The Dermatology Practice.

Skin Allergies

Skin allergies are common and may present in various forms. These include itchy swollen patches (urticaria or hives), scaly red eczema-like patches, weepy infected-looking patches with blisters, etc. Many different agents can give rise to allergic reactions. Common agents include medications or drugs, chemicals, dyes, airborne agents and foods. Depending on the allergic reaction pattern as well as the suspected agent causing the allergy, special tests can be done to determine if the agent(s) suspected is truly the cause of the allergy. Some of these tests include:

Prick tests – this is where minute amounts of the suspected agents are pricked on the skin to determine if a reaction is present. The results are usually ready within 30 mins. Agents that can be tested using this method include certain airborne agents, foods and certain medication. (See Prick Test for more details)

Patch tests – this is where the suspected agents are plastered onto the back. It should be left on for 48 hours. A return trip to the clinic is required to determine the reaction. Agents that can be tested with this method include dyes, metals and certain medications. (See Patch test for more details)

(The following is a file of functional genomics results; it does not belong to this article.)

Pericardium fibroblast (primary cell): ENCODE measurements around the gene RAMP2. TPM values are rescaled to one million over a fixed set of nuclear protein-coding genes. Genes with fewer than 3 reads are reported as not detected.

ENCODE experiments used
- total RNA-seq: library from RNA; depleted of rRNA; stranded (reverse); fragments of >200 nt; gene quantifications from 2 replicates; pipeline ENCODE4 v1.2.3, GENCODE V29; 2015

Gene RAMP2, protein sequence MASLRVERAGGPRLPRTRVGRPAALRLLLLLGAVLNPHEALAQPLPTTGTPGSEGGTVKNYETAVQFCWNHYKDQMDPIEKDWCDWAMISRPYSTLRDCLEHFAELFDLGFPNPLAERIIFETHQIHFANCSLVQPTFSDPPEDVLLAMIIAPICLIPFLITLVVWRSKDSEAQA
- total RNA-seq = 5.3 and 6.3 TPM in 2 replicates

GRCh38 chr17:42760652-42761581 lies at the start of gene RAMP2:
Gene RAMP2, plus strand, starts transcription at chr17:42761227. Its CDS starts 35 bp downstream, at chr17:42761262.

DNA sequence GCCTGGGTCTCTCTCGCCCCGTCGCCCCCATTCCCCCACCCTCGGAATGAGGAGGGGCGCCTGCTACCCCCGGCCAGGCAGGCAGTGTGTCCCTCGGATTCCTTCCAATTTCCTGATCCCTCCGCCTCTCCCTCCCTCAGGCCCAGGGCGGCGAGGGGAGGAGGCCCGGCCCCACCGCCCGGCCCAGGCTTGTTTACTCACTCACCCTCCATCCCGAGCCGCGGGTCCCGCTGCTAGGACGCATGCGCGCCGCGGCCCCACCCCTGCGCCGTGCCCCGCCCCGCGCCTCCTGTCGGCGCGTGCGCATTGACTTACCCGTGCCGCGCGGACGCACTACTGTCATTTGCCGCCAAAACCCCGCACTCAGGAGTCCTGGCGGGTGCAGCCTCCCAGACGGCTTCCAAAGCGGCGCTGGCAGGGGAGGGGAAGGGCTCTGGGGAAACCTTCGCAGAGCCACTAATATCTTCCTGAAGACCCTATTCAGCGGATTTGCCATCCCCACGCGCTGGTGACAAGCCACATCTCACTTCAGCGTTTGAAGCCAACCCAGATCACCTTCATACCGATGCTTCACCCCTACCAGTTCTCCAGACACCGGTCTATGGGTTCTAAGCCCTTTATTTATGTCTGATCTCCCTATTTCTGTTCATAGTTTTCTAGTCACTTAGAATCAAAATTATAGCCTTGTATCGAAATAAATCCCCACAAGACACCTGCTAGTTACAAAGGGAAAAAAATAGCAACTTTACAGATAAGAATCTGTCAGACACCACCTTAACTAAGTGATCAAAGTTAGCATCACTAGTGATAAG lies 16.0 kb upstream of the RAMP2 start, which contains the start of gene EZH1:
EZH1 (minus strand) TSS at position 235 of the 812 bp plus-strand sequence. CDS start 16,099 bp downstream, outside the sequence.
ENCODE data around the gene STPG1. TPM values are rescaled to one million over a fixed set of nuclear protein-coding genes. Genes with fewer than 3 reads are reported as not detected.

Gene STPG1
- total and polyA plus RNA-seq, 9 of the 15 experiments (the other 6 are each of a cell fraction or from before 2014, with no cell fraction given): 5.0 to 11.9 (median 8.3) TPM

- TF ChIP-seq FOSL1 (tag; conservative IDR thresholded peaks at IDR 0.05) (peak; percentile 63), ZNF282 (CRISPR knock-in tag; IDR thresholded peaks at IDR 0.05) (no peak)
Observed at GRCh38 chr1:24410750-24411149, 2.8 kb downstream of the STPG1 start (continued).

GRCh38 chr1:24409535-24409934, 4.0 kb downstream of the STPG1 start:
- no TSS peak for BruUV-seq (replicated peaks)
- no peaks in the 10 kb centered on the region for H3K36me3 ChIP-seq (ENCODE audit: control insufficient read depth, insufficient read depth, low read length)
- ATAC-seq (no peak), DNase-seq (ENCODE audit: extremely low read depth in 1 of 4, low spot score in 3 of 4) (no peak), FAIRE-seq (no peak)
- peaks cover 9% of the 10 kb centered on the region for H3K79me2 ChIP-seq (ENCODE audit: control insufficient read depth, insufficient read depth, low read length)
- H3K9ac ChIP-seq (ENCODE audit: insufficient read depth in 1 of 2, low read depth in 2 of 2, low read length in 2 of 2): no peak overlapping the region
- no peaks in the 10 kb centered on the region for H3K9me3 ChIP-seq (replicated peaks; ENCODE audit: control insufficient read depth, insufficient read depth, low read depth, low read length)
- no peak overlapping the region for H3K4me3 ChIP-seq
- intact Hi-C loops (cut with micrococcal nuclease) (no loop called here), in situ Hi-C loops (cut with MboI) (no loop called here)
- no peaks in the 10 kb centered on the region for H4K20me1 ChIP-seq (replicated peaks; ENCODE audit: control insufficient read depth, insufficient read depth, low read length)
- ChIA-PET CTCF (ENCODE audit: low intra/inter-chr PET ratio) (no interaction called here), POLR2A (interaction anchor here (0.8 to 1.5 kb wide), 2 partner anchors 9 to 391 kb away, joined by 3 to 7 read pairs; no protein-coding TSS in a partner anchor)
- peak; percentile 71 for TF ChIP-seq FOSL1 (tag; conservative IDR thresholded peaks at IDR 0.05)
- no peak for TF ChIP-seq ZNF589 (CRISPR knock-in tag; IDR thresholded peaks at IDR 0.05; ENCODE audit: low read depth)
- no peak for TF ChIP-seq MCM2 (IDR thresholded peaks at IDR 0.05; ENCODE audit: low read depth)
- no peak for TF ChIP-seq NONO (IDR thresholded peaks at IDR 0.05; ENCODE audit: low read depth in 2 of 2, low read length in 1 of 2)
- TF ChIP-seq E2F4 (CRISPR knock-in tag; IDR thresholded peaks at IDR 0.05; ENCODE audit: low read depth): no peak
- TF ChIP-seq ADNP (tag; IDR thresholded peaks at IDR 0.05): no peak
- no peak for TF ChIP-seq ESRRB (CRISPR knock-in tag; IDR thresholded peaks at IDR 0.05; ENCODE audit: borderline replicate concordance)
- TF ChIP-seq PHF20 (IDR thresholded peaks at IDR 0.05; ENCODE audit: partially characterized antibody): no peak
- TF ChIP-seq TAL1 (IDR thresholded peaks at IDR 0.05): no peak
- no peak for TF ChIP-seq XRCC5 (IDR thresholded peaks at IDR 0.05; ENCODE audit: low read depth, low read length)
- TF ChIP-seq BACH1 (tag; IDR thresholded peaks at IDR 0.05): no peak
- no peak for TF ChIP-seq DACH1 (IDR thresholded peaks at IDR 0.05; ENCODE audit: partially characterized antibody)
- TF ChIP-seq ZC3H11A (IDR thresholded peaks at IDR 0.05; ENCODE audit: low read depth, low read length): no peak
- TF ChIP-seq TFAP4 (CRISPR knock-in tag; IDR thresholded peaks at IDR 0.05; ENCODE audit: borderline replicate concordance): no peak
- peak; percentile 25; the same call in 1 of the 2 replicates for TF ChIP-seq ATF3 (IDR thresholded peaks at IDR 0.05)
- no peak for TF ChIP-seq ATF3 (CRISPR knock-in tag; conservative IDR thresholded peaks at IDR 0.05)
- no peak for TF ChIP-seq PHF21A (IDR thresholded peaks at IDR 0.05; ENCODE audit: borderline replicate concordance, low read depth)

Blood tests – this method is good when many agents are suspected to have possibly caused the allergy. Processing time varies from days to weeks. Agents tested using this method include food, airborne agents and certain medications. (See Laboratory test for more details)

Treatment of allergies always entails avoiding the offending agent causing the allergy, once identified. The skin reaction that has already occured has to be treated as well. Treatment would include topical creams, oral medications and/or injections, depending on the severity and type of the reaction. Often times, a course of medication is required to calm down the allergic reaction that has already occurred. In very severe forms, hospitalization may be necessary for more intensive therapy.